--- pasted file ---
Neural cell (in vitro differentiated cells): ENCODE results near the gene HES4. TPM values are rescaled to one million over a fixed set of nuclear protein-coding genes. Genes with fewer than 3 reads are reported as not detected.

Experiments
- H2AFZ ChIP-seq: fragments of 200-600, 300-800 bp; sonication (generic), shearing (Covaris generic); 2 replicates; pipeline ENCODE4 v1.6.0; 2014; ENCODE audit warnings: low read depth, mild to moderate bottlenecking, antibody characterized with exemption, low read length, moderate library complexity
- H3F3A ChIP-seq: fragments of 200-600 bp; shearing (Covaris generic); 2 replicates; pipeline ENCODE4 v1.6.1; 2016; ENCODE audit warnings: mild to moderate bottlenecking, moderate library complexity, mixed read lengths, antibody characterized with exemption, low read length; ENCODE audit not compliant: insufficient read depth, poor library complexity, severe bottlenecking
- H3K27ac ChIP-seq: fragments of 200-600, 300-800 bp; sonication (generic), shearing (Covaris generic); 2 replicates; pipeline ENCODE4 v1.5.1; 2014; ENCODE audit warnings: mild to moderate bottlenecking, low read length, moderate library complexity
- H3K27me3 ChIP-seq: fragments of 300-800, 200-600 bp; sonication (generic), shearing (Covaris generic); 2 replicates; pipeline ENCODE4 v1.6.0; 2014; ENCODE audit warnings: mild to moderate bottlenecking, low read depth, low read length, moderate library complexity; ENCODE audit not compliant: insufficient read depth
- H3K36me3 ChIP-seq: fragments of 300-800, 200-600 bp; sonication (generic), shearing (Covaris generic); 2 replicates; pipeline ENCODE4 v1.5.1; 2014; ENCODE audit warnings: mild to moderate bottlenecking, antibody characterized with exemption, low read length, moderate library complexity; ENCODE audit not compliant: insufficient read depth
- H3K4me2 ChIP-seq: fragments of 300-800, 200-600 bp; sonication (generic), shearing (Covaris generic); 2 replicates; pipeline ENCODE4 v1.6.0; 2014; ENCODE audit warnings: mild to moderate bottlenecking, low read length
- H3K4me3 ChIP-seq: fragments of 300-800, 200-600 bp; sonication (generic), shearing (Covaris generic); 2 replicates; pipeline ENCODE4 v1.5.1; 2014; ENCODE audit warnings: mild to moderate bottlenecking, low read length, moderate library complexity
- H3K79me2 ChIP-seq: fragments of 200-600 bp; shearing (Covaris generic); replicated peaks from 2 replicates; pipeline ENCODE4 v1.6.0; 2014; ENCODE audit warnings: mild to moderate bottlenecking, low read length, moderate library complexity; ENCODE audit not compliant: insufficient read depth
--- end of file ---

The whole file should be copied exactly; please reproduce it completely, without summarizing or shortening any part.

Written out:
Neural cell (in vitro differentiated cells): ENCODE results near the gene HES4. TPM values are rescaled to one million over a fixed set of nuclear protein-coding genes. Genes with fewer than 3 reads are reported as not detected.

Experiments
- H2AFZ ChIP-seq: fragments of 200-600, 300-800 bp; sonication (generic), shearing (Covaris generic); 2 replicates; pipeline ENCODE4 v1.6.0; 2014; ENCODE audit warnings: low read depth, mild to moderate bottlenecking, antibody characterized with exemption, low read length, moderate library complexity
- H3F3A ChIP-seq: fragments of 200-600 bp; shearing (Covaris generic); 2 replicates; pipeline ENCODE4 v1.6.1; 2016; ENCODE audit warnings: mild to moderate bottlenecking, moderate library complexity, mixed read lengths, antibody characterized with exemption, low read length; ENCODE audit not compliant: insufficient read depth, poor library complexity, severe bottlenecking
- H3K27ac ChIP-seq: fragments of 200-600, 300-800 bp; sonication (generic), shearing (Covaris generic); 2 replicates; pipeline ENCODE4 v1.5.1; 2014; ENCODE audit warnings: mild to moderate bottlenecking, low read length, moderate library complexity
- H3K27me3 ChIP-seq: fragments of 300-800, 200-600 bp; sonication (generic), shearing (Covaris generic); 2 replicates; pipeline ENCODE4 v1.6.0; 2014; ENCODE audit warnings: mild to moderate bottlenecking, low read depth, low read length, moderate library complexity; ENCODE audit not compliant: insufficient read depth
- H3K36me3 ChIP-seq: fragments of 300-800, 200-600 bp; sonication (generic), shearing (Covaris generic); 2 replicates; pipeline ENCODE4 v1.5.1; 2014; ENCODE audit warnings: mild to moderate bottlenecking, antibody characterized with exemption, low read length, moderate library complexity; ENCODE audit not compliant: insufficient read depth
- H3K4me2 ChIP-seq: fragments of 300-800, 200-600 bp; sonication (generic), shearing (Covaris generic); 2 replicates; pipeline ENCODE4 v1.6.0; 2014; ENCODE audit warnings: mild to moderate bottlenecking, low read length
- H3K4me3 ChIP-seq: fragments of 300-800, 200-600 bp; sonication (generic), shearing (Covaris generic); 2 replicates; pipeline ENCODE4 v1.5.1; 2014; ENCODE audit warnings: mild to moderate bottlenecking, low read length, moderate library complexity
- H3K79me2 ChIP-seq: fragments of 200-600 bp; shearing (Covaris generic); replicated peaks from 2 replicates; pipeline ENCODE4 v1.6.0; 2014; ENCODE audit warnings: mild to moderate bottlenecking, low read length, moderate library complexity; ENCODE audit not compliant: insufficient read depth